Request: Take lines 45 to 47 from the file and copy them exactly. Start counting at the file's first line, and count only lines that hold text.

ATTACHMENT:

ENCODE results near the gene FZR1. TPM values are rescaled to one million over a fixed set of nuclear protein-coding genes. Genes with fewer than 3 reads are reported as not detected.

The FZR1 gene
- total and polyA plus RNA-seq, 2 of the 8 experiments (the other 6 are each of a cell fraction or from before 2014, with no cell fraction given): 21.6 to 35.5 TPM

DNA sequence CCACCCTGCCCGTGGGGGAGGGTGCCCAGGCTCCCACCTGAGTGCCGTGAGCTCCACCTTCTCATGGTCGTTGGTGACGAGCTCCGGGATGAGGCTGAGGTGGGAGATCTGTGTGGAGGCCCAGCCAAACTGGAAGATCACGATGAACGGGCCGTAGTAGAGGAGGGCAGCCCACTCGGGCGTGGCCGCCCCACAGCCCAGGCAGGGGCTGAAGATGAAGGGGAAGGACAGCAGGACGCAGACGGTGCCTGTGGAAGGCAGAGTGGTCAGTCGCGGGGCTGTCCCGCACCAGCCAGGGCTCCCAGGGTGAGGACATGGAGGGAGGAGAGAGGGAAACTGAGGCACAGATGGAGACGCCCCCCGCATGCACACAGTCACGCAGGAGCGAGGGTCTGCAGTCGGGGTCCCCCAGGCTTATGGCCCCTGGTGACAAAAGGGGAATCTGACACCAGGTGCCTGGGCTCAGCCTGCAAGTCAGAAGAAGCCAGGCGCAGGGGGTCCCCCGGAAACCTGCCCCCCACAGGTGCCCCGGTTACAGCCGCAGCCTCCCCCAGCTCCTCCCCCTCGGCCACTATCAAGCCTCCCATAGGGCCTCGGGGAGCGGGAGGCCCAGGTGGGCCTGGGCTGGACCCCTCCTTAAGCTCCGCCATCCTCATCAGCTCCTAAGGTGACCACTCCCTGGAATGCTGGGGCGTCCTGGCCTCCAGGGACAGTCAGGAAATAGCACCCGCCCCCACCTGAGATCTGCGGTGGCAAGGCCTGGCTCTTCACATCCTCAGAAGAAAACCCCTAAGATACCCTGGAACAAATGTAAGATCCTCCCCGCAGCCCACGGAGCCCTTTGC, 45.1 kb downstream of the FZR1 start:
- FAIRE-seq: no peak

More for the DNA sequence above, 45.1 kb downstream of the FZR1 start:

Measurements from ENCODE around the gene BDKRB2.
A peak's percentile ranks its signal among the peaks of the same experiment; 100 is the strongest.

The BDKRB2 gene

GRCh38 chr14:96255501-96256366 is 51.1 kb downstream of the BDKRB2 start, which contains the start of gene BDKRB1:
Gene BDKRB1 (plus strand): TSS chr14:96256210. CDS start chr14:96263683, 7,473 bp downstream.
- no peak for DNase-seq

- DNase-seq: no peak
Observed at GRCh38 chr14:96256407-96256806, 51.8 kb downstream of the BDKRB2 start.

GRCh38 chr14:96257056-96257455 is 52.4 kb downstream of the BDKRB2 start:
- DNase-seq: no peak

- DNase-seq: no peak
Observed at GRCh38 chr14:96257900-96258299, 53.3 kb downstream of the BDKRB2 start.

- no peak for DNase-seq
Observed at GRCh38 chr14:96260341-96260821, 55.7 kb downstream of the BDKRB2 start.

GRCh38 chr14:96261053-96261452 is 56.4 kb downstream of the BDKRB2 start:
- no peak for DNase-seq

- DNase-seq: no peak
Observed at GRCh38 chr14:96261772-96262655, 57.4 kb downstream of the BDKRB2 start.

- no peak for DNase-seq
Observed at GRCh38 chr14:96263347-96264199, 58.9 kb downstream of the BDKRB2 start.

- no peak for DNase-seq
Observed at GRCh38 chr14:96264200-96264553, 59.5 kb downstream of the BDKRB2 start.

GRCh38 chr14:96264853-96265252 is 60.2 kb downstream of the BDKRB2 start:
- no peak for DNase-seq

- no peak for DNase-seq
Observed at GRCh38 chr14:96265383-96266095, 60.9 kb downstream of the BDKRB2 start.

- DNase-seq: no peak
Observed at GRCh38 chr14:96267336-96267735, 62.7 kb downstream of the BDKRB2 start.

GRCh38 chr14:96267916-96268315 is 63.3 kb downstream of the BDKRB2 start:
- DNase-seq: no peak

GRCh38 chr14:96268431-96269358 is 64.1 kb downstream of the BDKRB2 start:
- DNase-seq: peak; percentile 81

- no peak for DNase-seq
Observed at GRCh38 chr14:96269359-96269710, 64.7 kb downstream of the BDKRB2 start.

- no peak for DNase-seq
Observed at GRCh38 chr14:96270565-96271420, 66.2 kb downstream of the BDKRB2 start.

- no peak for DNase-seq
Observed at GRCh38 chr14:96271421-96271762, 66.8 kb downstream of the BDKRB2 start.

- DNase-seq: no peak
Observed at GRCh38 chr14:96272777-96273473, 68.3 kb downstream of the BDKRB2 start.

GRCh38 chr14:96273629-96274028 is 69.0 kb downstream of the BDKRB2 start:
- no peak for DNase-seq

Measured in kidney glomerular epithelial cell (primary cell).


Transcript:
- DNase-seq: no peak
Observed at GRCh38 chr14:96272777-96273473, 68.3 kb downstream of the BDKRB2 start.

GRCh38 chr14:96273629-96274028 is 69.0 kb downstream of the BDKRB2 start: